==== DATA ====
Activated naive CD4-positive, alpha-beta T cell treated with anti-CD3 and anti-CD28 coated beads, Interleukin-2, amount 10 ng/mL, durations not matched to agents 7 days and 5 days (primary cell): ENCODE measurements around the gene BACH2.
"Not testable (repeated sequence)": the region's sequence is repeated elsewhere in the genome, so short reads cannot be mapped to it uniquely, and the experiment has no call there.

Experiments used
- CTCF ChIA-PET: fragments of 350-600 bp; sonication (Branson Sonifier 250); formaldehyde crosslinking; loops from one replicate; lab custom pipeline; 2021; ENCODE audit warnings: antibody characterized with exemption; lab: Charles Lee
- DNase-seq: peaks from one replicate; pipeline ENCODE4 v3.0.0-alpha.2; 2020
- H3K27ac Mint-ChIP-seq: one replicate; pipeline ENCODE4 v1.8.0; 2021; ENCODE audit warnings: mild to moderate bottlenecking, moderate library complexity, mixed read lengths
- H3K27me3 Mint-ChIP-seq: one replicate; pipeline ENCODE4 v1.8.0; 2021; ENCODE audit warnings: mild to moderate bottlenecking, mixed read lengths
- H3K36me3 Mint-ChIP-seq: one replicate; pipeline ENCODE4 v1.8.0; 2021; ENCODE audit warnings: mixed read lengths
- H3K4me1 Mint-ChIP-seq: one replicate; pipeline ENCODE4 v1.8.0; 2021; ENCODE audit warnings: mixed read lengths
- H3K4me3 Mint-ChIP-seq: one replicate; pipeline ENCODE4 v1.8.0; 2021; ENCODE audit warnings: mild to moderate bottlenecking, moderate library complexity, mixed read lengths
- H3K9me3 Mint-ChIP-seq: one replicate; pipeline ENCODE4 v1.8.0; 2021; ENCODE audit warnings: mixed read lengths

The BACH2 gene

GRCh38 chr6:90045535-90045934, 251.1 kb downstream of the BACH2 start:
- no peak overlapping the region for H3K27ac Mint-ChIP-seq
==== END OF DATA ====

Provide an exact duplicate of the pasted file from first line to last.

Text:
Activated naive CD4-positive, alpha-beta T cell treated with anti-CD3 and anti-CD28 coated beads, Interleukin-2, amount 10 ng/mL, durations not matched to agents 7 days and 5 days (primary cell): ENCODE measurements around the gene BACH2.
"Not testable (repeated sequence)": the region's sequence is repeated elsewhere in the genome, so short reads cannot be mapped to it uniquely, and the experiment has no call there.

Experiments used
- CTCF ChIA-PET: fragments of 350-600 bp; sonication (Branson Sonifier 250); formaldehyde crosslinking; loops from one replicate; lab custom pipeline; 2021; ENCODE audit warnings: antibody characterized with exemption; lab: Charles Lee
- DNase-seq: peaks from one replicate; pipeline ENCODE4 v3.0.0-alpha.2; 2020
- H3K27ac Mint-ChIP-seq: one replicate; pipeline ENCODE4 v1.8.0; 2021; ENCODE audit warnings: mild to moderate bottlenecking, moderate library complexity, mixed read lengths
- H3K27me3 Mint-ChIP-seq: one replicate; pipeline ENCODE4 v1.8.0; 2021; ENCODE audit warnings: mild to moderate bottlenecking, mixed read lengths
- H3K36me3 Mint-ChIP-seq: one replicate; pipeline ENCODE4 v1.8.0; 2021; ENCODE audit warnings: mixed read lengths
- H3K4me1 Mint-ChIP-seq: one replicate; pipeline ENCODE4 v1.8.0; 2021; ENCODE audit warnings: mixed read lengths
- H3K4me3 Mint-ChIP-seq: one replicate; pipeline ENCODE4 v1.8.0; 2021; ENCODE audit warnings: mild to moderate bottlenecking, moderate library complexity, mixed read lengths
- H3K9me3 Mint-ChIP-seq: one replicate; pipeline ENCODE4 v1.8.0; 2021; ENCODE audit warnings: mixed read lengths

The BACH2 gene

GRCh38 chr6:90045535-90045934, 251.1 kb downstream of the BACH2 start:
- no peak overlapping the region for H3K27ac Mint-ChIP-seq